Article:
by WorldTribune Staff, October 5, 2017
Pulling out of the Iran nuclear deal “doesn’t make us tougher with North Korea … it isolates us from the rest of the world,” said an Obama administration official who helped broker the deal.
“North Korea will see this as we are unreliable and we don’t have credibility,” Wendy Sherman, undersecretary of state for political affairs in the Obama administration, said on Oct. 4. “And that no matter what kind of deal, we will not uphold it.”
The Trump administration has discussed withdrawing from the deal. President Donald Trump is required to certify Iran’s compliance with the terms of the deal by Oct. 15.
Radio Free Asia reported that Sherman, who coordinated North Korea policy during the Clinton administration, is reportedly among a handful of former U.S. government officials who could meet with a North Korean official in Moscow later this month.
The report said the meeting would take place with Choe Son-Hui, director-general of the North Korean foreign ministry’s North American affairs bureau, on the sidelines of a nonproliferation conference set to open in the Russian capital on Oct. 19.
“There aren’t structured discussions,” Sherman said when asked about the report. “I’m going principally to be on a panel about the Iran deal, and my understanding is that North Korea will have representatives at that conference. That’s the sum total of what I know.”
Meanwhile, a South Korea lawmaker, citing U.S. sources, said the United States quit having back channel dialogue with North Korea after the Kim Jong-Un regime conducted its sixth and most powerful nuclear test last month.
Rep. Choung Byoung-Gug said the information was shared with him during one of his meetings with U.S. government officials in Washington since Oct. 1.
“I got the impression that there were talks up until the sixth nuclear test, and then they stopped,” Choung told reporters. “They told me they think the circumstances have changed.”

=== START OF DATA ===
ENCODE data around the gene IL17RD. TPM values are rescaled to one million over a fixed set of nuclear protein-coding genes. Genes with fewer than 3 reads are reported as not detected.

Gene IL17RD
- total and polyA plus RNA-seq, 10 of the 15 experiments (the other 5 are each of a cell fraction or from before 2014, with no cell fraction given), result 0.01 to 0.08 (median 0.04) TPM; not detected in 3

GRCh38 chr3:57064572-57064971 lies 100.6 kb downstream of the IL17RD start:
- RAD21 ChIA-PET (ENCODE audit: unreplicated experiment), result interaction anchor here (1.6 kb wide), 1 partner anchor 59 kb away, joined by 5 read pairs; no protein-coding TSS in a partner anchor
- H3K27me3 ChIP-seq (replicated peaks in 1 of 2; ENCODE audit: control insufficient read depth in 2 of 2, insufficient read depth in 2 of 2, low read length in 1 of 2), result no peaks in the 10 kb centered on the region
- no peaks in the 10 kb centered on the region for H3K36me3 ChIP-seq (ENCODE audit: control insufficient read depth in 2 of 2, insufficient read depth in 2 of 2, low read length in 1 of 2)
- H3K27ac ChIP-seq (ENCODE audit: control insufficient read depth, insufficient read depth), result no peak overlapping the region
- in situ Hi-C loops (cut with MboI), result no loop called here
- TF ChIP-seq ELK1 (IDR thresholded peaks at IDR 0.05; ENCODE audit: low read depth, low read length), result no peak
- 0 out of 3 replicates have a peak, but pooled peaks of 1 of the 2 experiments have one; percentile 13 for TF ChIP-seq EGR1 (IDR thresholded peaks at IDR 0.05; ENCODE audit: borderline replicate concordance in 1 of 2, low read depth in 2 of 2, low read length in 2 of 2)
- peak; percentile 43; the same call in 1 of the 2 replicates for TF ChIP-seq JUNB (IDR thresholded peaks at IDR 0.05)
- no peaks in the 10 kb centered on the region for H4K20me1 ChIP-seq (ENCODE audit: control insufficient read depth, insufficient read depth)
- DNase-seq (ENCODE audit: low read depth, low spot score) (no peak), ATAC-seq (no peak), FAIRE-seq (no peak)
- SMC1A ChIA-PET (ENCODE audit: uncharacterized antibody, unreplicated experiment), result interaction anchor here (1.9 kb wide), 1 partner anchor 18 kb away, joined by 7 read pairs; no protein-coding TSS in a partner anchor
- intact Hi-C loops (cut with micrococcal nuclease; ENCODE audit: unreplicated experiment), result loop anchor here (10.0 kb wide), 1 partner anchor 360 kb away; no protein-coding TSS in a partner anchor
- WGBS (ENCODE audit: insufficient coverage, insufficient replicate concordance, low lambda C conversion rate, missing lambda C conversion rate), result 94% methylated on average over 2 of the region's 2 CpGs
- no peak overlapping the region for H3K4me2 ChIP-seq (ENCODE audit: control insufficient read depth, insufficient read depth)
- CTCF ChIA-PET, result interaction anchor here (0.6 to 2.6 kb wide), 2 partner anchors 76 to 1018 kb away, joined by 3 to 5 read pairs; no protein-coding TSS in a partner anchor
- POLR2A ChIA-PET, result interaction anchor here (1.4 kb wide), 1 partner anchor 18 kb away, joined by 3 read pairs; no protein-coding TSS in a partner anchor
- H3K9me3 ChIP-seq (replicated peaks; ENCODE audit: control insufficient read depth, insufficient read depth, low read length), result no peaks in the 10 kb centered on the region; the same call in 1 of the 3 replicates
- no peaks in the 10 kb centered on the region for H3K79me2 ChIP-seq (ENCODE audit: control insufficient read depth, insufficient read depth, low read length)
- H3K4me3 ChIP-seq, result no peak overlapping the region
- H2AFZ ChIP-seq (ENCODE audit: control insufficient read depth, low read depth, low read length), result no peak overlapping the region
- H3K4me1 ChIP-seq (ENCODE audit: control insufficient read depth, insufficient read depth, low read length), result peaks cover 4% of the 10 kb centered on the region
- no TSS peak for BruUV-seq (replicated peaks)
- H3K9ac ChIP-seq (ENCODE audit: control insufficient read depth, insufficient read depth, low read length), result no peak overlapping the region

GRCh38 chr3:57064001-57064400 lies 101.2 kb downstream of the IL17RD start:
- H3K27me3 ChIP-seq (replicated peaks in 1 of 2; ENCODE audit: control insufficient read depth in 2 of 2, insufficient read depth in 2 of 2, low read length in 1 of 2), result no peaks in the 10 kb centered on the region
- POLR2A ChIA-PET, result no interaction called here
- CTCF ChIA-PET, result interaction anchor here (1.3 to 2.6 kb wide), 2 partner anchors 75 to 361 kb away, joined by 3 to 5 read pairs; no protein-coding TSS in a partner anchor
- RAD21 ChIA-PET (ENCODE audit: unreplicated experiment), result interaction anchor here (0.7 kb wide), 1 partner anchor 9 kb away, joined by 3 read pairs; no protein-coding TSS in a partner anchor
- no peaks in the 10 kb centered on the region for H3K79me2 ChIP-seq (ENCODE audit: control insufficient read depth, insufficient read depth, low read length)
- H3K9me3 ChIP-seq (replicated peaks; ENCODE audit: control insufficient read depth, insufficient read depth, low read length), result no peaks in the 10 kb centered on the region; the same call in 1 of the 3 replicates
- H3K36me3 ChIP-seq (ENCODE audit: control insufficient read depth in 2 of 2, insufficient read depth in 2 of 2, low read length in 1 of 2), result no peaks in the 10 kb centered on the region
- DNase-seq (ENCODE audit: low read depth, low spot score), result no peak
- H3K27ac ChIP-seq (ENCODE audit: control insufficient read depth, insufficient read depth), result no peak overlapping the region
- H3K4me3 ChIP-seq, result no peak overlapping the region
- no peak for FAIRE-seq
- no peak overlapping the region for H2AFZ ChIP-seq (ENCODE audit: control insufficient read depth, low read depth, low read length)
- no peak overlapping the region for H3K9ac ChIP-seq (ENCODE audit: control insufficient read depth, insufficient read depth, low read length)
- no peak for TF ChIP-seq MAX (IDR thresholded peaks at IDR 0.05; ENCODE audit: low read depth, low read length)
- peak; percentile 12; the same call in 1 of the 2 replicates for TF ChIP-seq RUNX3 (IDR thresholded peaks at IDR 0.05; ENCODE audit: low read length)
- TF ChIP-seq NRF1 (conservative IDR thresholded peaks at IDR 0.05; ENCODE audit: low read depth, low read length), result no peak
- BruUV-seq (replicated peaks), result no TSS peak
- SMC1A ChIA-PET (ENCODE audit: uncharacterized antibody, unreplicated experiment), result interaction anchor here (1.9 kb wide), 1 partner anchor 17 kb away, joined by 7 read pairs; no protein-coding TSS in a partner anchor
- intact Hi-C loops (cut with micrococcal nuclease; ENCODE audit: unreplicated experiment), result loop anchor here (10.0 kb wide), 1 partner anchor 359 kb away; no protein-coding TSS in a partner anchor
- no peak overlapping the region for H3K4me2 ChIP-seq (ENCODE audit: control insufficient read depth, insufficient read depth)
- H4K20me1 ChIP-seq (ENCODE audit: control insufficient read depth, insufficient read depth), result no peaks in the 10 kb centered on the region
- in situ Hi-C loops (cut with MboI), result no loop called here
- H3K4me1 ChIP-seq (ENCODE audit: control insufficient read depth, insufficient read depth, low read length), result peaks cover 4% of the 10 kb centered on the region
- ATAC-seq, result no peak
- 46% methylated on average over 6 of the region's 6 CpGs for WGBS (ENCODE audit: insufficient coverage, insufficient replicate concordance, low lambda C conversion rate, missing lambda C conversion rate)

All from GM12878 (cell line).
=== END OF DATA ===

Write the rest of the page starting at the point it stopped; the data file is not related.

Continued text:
Rep. Chung Dong-Young, who led a delegation of ruling and opposition party members, including Choung, said many of the officials they met with reassured them there would be no military action short of an attack from the North.
“Many people said the U.S. hasn’t the slightest interest in a war absent a provocation from the North,” he said. “There was a unified message between the administration and Congress that the U.S. would defend South Korea in the event of an attack on Seoul. They also said that if the U.S. doesn’t take action in such a scenario, the international community will lose its confidence in the U.S. and questioned how Japan and other U.S. allies in Asia and Europe would view them.”
The Americans the delegation met with included Under Secretary of State for Political Affairs Thomas Shannon, U.S. Special Representative for North Korea Policy Joseph Yun, House Foreign Affairs Committee Chairman Rep. Ed Royce, California Republican, and Rep. Ted Yoho, Florida Republican, chairman of the subcommittee on Asia and the Pacific.